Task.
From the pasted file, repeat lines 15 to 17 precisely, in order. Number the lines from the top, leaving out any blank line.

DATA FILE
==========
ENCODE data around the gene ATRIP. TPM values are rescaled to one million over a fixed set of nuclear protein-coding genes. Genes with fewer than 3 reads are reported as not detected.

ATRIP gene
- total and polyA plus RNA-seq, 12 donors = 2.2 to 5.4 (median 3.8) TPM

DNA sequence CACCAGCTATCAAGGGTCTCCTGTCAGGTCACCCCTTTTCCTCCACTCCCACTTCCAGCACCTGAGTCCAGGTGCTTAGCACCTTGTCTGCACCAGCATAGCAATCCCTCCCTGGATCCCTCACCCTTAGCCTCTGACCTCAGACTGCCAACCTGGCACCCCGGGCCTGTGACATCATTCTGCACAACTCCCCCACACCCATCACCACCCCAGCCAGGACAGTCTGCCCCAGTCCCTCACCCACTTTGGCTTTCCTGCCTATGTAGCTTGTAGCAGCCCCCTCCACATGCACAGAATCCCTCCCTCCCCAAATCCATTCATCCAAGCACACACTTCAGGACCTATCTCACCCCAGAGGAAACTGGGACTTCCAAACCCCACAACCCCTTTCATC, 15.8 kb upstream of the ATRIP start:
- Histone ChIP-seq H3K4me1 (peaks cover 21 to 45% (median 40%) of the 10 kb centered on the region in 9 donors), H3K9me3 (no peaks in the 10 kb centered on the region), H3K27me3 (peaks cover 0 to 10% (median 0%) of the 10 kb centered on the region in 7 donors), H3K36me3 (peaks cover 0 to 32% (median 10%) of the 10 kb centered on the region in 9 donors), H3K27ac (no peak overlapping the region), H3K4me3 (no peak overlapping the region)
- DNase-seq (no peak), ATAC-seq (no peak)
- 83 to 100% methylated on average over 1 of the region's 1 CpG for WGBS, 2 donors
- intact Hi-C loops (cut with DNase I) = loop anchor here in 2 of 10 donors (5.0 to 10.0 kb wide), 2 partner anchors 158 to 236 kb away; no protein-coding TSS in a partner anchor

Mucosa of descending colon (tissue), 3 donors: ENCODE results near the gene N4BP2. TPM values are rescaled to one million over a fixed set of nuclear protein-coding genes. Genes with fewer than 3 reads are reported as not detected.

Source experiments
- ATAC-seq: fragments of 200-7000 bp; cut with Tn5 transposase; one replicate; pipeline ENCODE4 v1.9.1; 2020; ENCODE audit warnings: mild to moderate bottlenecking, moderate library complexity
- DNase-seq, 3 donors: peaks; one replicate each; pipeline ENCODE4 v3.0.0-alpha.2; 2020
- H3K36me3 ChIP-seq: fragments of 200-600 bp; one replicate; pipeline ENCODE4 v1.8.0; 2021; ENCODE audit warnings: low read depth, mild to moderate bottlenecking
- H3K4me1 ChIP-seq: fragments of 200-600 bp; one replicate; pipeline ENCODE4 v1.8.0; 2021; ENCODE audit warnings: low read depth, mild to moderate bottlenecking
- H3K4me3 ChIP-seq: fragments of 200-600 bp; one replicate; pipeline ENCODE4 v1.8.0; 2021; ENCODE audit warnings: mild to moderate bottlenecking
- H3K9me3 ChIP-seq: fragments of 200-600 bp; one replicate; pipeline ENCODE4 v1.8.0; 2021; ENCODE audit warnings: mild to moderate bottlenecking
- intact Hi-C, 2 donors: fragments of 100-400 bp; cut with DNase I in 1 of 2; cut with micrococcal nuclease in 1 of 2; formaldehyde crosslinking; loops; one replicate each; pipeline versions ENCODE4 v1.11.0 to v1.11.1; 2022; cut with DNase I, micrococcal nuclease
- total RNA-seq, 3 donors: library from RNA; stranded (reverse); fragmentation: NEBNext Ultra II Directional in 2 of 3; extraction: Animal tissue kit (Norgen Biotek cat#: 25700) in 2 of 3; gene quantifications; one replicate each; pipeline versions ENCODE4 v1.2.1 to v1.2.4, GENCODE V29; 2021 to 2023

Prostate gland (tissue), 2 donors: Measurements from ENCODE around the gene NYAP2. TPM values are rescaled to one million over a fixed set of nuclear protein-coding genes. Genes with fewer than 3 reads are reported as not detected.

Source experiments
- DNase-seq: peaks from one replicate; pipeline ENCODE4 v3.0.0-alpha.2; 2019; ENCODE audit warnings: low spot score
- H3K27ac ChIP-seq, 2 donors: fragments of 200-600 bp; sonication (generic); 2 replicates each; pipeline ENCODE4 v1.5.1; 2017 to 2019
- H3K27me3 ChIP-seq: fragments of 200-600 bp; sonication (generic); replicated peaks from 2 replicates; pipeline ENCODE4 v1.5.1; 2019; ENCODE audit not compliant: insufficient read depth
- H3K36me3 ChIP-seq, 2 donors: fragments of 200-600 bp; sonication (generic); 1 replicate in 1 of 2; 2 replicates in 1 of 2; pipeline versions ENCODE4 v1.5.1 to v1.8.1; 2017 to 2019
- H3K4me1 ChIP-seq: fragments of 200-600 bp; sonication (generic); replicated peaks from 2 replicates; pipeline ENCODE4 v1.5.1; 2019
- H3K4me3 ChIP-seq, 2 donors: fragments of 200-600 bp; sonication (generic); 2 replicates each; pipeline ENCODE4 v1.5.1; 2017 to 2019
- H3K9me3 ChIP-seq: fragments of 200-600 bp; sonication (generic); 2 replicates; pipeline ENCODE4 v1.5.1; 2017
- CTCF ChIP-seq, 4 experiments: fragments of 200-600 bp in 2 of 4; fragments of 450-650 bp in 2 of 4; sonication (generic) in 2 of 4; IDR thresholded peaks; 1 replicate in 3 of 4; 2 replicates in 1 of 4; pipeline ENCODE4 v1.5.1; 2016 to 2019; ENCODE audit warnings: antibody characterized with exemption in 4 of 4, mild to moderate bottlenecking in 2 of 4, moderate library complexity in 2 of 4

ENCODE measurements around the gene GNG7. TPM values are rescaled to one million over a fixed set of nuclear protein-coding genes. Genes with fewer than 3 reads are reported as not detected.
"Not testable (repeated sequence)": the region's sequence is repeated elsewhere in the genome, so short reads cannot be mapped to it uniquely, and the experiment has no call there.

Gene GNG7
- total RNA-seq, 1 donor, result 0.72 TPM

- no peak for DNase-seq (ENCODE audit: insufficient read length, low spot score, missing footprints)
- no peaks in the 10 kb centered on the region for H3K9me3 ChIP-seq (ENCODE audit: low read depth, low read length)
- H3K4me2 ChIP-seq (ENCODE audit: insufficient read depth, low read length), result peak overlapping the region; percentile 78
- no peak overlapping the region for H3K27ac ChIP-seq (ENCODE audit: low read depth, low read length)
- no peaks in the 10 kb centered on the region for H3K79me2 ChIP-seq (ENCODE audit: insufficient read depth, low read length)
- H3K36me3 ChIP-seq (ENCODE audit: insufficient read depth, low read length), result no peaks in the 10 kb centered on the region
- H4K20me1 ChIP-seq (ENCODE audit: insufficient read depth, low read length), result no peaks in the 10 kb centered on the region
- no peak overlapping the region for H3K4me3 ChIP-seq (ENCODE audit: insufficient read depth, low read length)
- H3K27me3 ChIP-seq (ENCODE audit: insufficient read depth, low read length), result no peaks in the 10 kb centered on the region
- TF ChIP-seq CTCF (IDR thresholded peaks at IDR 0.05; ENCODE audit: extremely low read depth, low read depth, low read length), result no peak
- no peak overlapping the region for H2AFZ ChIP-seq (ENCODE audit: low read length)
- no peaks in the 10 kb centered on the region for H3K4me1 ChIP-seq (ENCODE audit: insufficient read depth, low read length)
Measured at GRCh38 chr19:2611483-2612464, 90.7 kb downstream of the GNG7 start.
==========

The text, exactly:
- H3K4me3 ChIP-seq: fragments of 200-600 bp; one replicate; pipeline ENCODE4 v1.8.0; 2021; ENCODE audit warnings: mild to moderate bottlenecking
- H3K9me3 ChIP-seq: fragments of 200-600 bp; one replicate; pipeline ENCODE4 v1.8.0; 2021; ENCODE audit warnings: mild to moderate bottlenecking
- intact Hi-C, 2 donors: fragments of 100-400 bp; cut with DNase I in 1 of 2; cut with micrococcal nuclease in 1 of 2; formaldehyde crosslinking; loops; one replicate each; pipeline versions ENCODE4 v1.11.0 to v1.11.1; 2022; cut with DNase I, micrococcal nuclease